"Love follows knowledge."
"Beauty above all beauty!"
– St. Catherine of Siena

Tuesday, December 10, 2013

Poetry: The River-Merchant’s Wife: A Letter

I just came across this Ezra Pound poem for the first time, though apparently it’s somewhat well known.  I came across it in my reading of Imagist Poetry: An Anthology, edited by Bob Blaisdell.    Ezra Pound either has some really great poems or some really crappy ones.  This is a great poem. 

First, let me say that Pound translated a lot of classical Chinese poetry, but his translations are fine poems in themselves.  A lot of times, poetry loses something in translation.  I can’t vouch for how accurate this translation but it’s a wonderful poem in English.  This translation comes from a poet known as Li Po

Second, Pound was one of the founding members, and perhaps the most important, of the early 20th century poetic movement known as Imagism.  The key feature of imagism is that the poet creates an image to carry the meaning of his ideas, so that the emotion and abstract ideas are buried within the image.  Under ideal circumstances, nothing is explained, and what the reader is left to intuit is the meaning the image is suppose to project.  As you can see, this makes imagist poems difficult at times, but they can also be quite simple.  This particular poem by Pound is not particularly complicated.

Notice in the very first line how the image of bangs suggests a certain innocence and childlike inexperience.  Notice in the second stanza how the image of the bashful lowering of her head suggests a young woman’s submissiveness to a more powerful husband.  The third stanza’s image of dust mingling with dust shows the evolving love toward what at first must have been an unequal power allocation in the marriage.  In the final stanza, notice how the varying images weaved together suggest a complex emotional state in the young woman.

The River-Merchant’s Wife: A Letter
Translated from the Chinese of Li Po [Rihaku]
by Ezra Pound

While my hair was still cut straight across my forehead
I played about the front gate, pulling flowers.
You came by on bamboo stilts, playing horse;
You walked about my seat, playing with blue plums.
And we went on living in the village of Chokan:
Two small people, without dislike or suspicion.

At fourteen I married My Lord you.
I never laughed, being bashful.
Lowering my head, I looked at the wall.
Called to, a thousand times, I never looked back.

At fifteen I stopped scowling,
I desired my dust to be mingled with yours
Forever and forever and forever.
Why should I climb the lookout?

At sixteen you departed,
You went into far Ku-to-en, by the river of swirling eddies,
And you have been gone five months.
The monkeys make sorrowful noise overhead.
You dragged your feet when you went out.
By the gate now, the moss is grown, the different mosses,
Too deep to clear them away!
The leaves fall early this autumn, in wind.
The paired butterflies are already yellow with August
Over the grass in the West garden --
They hurt me.
I grow older.
If you are coming down through the narrows of the river,
Please let me know beforehand,
And I will come out to meet you
               As far as Cho-fo-Sa.

Isn’t that a lovely poem?  The one place where Pound doesn’t use images is right at the core of that last stanza, lines 24 and 25: “They hurt me/I grow older.”  All the images really substantiate those feelings.  The poem is about growing older, starting with girlish bangs and ending with her taking on the challenge and assertion of meeting her husband at the river.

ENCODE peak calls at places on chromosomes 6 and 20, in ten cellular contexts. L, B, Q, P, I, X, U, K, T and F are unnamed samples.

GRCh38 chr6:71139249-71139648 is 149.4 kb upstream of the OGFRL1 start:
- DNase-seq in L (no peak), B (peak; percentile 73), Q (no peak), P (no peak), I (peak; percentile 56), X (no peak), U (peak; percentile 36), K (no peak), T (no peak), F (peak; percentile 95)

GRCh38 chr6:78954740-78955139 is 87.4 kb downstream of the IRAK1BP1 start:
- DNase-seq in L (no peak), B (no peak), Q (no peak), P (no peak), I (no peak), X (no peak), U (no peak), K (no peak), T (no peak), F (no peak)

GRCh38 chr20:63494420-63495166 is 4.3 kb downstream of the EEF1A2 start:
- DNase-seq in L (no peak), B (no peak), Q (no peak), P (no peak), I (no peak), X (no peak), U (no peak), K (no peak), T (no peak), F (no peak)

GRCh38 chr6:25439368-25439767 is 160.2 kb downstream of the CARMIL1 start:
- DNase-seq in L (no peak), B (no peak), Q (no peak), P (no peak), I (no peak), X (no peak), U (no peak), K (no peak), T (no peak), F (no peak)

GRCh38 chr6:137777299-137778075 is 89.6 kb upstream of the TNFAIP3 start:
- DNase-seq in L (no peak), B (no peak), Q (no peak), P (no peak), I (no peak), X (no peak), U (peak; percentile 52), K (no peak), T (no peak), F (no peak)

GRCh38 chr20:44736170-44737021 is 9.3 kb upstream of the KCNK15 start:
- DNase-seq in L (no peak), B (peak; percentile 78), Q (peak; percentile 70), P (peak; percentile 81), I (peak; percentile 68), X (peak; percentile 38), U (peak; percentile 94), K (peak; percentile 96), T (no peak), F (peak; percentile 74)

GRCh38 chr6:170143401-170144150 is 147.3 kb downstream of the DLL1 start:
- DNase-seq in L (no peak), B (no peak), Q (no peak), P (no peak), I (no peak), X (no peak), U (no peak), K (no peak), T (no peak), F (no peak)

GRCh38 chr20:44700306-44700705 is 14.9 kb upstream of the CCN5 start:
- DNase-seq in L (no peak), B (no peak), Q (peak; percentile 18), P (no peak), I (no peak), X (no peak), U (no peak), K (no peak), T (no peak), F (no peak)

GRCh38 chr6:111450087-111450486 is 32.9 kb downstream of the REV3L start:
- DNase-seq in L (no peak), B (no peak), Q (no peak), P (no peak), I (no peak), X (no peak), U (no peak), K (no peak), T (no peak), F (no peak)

This site, Modern American Poetry, has varying comments and exegesis on the poem.  I can’t vouch for each comment’s accuracy, but from what I skimmed it doesn’t seem far astray.


  1. I like it. Poetry isn't my first love, but I do like that one.

    1. I'm glad. I still remember you onced mentioned your difficulties with poetry, and I keep that in mind. Thanks for reading and leaving a comment.

  2. I also never quite understood poetry. Except Chaucer. I liked his Canterbury Tales.

    God bless.

    1. Oh Chaucer. I really need to return to Chaucer. I love him too.

  3. Hi again Manny! As you probably know I don't do much reading and as far as poems go, the only two that I can recall are these two below


    and as you and your readers know, "ME", "Myself" and "I" would never indirectly force any blogs to read them.

    I've been thinking Manny and you being an engineer and all, maybe "IT" is my soul, spirit and Guardian Angels who are UP SET and won't let me do much reading since our society last placed me in a two year occupation course as a teen age her, "I" mean teen because I was not bright enough. Whatever Manny! Please don't tell your readers cause truth be told, "I" would not change a moment for "The World" now.

    Now to get back on topic! Let's just say that what you wrote reminded me of when GOD (Good Old Dad) changed the name of Abrum to Abraham and so all that's right, "I" mean left for "ME", "ME" and "ME" to say is that if "I" was truly psychic, I might think that this poem is some kind of poetry LI PO suction for all of your readers brains cells, in Pounds that is! (lol)

    God Bless Peace

    1. Oh Victor...lol. The Sam McGee poem was enjoyable.

  4. Everyone loves that poem and by George, it was one of our son-in-law father's favorite and this man was the founders of our College in our city. God Bless his soul.

    I'll close by saying that as a matter of fact, I've been able to hold on to the beginning of that poem ever since my school years.

    Go Figure?

    Thank You Manny! :)

  5. “In a Station of the Metro” is a memorable one.

    1. Yes, that's the Pound poem everyone has read. Thanks.